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Public warned versus travel-related scams


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THE PUBLIC should remain vigilant against scammers posting on social media websites about discounted travel and staycation offers, according to digital advocacy and cybersecurity groups.

This Holy Week, the Civil Aviation Authority expects two million passengers to fly domestically, with fierce competition for tickets and bookings increasing the number of scammers that seek to exploit individuals and groups looking to travel at affordable rates.

“In all Facebook groups specifically for vacation destinations, we have observed that there is always a report of a scammer victimizing accommodation seekers,” said Digital Pinoys national campaigner Ronald Gustilo in an e-mailed statement.

Scammers usually steal photos from actual resorts and vacation homes and post them as if they own or are connected to these places. Victims are enticed because the stays are offered at very low prices.

Using fake accounts and identification, travelers then trust scammers enough to send a deposit to the given e-wallet account details.

Palo Alto Networks, a global cybersecurity firm, provided a list of common approaches by travel-related scammers:

– The use of malicious domains and URLs that impersonate well-known brands and websites; 

– Phishing emails/SMS/WhatsApp texts tricking users into either downloading malicious attachments or clicking on links that lead to malicious website pages or attachments; and

– “Shadow travel agency” services offering travel-related bookings at discounted prices via social media platforms.

Security awareness training is important so that the public can easily identify fraudulent e-mails and posts, according to Steven Scheurmann, Palo Alto Networks’ regional vice president for ASEAN.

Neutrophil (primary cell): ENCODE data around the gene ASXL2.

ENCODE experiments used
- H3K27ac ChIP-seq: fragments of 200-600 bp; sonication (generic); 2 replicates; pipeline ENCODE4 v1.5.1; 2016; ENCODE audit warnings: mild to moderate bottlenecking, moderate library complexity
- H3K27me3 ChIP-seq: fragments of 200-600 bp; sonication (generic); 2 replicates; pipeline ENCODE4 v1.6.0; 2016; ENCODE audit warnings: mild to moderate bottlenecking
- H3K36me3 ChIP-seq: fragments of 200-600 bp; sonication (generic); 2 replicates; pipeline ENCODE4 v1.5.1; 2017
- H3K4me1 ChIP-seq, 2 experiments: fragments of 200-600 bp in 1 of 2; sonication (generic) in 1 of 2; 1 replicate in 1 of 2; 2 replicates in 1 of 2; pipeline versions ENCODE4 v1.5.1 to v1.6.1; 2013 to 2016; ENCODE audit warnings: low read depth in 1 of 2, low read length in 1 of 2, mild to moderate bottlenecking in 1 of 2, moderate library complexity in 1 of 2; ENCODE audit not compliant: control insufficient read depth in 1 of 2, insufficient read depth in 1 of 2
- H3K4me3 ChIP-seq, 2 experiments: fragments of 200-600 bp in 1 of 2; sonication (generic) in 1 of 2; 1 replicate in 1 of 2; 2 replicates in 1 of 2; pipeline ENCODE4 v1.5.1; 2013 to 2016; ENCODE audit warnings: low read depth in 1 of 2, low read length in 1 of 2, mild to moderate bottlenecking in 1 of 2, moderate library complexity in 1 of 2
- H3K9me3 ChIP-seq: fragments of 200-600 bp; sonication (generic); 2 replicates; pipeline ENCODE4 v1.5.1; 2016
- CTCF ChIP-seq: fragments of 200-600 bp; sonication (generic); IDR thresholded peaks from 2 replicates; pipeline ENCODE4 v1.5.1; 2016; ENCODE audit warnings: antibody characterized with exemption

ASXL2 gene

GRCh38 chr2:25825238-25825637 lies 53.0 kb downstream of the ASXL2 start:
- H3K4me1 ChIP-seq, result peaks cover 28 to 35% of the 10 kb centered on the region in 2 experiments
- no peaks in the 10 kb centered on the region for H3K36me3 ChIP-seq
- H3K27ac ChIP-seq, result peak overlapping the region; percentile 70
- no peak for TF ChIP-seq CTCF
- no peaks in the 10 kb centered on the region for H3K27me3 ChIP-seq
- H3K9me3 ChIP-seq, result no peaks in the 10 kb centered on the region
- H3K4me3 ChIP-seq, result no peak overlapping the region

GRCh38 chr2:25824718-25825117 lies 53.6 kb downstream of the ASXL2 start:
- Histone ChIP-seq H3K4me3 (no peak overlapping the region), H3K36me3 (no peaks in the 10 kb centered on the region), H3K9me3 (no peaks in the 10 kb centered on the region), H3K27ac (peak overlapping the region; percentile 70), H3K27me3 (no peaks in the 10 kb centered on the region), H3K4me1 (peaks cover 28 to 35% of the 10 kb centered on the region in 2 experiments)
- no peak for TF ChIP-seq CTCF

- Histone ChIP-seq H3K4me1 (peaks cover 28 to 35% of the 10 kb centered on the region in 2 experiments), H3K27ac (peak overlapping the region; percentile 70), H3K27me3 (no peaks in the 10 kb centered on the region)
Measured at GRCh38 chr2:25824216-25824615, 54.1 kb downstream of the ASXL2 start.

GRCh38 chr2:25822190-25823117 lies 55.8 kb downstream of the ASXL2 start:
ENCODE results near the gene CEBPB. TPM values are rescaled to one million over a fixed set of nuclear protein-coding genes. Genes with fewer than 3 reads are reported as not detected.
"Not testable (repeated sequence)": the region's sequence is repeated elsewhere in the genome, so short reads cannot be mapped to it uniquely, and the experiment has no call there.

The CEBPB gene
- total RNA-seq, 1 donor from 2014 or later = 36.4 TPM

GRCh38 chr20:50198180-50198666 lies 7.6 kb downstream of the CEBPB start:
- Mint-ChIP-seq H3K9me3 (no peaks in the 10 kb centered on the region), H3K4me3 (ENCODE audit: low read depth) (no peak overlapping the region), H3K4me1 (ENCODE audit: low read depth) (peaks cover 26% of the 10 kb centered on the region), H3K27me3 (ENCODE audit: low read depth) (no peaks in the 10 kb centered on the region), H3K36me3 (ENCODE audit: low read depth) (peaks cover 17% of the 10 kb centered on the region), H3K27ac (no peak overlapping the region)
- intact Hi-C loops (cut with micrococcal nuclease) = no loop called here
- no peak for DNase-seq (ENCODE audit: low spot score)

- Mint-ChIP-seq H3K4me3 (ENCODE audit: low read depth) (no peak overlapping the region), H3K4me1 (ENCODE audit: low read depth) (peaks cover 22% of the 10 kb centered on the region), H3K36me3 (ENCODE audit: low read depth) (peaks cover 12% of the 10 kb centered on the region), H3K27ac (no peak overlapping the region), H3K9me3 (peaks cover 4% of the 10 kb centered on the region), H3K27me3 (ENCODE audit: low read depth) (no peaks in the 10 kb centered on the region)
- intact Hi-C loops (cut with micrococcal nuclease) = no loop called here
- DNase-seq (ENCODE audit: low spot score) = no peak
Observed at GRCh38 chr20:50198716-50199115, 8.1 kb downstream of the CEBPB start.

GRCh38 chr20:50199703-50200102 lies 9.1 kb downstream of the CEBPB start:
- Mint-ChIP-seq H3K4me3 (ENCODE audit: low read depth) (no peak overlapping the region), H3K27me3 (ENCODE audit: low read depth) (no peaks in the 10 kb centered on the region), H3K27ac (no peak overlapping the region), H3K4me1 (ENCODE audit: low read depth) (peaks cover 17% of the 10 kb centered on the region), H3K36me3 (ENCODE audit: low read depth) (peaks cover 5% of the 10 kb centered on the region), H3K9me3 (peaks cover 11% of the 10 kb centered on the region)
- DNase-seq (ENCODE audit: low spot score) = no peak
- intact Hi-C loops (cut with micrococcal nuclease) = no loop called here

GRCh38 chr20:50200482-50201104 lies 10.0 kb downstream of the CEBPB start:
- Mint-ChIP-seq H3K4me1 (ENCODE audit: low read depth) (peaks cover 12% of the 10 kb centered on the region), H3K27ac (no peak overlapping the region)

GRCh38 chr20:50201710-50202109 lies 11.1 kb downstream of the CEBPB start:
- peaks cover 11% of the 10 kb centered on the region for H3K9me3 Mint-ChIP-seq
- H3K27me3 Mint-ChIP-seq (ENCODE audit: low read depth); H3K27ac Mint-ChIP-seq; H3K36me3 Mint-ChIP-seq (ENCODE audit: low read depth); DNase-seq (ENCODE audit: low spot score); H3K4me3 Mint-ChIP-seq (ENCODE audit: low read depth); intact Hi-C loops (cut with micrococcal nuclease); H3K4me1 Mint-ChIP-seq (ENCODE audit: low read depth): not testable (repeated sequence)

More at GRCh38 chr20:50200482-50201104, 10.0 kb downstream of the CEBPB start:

“The travel industry is attractive for scammers as it is a huge source of sensitive and personal data, including stolen usernames, e-mails, and passwords, as well as customer data such as identity, payment, and contact information,” he said in an e-mailed statement.

Both travelers and travel companies must also learn to regularly back up data to defend against ransomware attacks via phishing and enforce multi-factor authentication, added. Mr. Scheurmann.

Digital Pinoys’ Mr. Gustilo emphasized that vacationers stick to legitimate booking platforms, which vet all their listings and provide a higher level of security for their users.

“Transactions with legitimate and reputable online booking platforms are safer and more secured as they employ a stringent vetting process before onboarding accommodations. They also allow visitor reviews and usually have 24/7 live customer support,” he said.

He called on the Department of Tourism (DoT) to investigate and take steps to stop the rise of travel-related scammers, which dent the government’s efforts to market the Philippines as a safe destination.

In March, DoT Secretary Christina G. Frasco said they will protect tourists through “zero tolerance” of scams and colorum tour operators.

“That is an issue that we hope to be able to address as far as the Tourist Assistance Call Center is concerned,” she said at an event.

Due to the need for a centralized platform to hear feedback and common issues from local and foreign tourists, Ms. Frasco previously announced the DoT’s plans to launch a tourist assistance call center.

However, she noted that prosecution has to be strengthened as well: “It always requires initiation of a complaint, and a person willing to lodge a complaint against the person that is a colorum operator.” — Brontë H. Lacsamana

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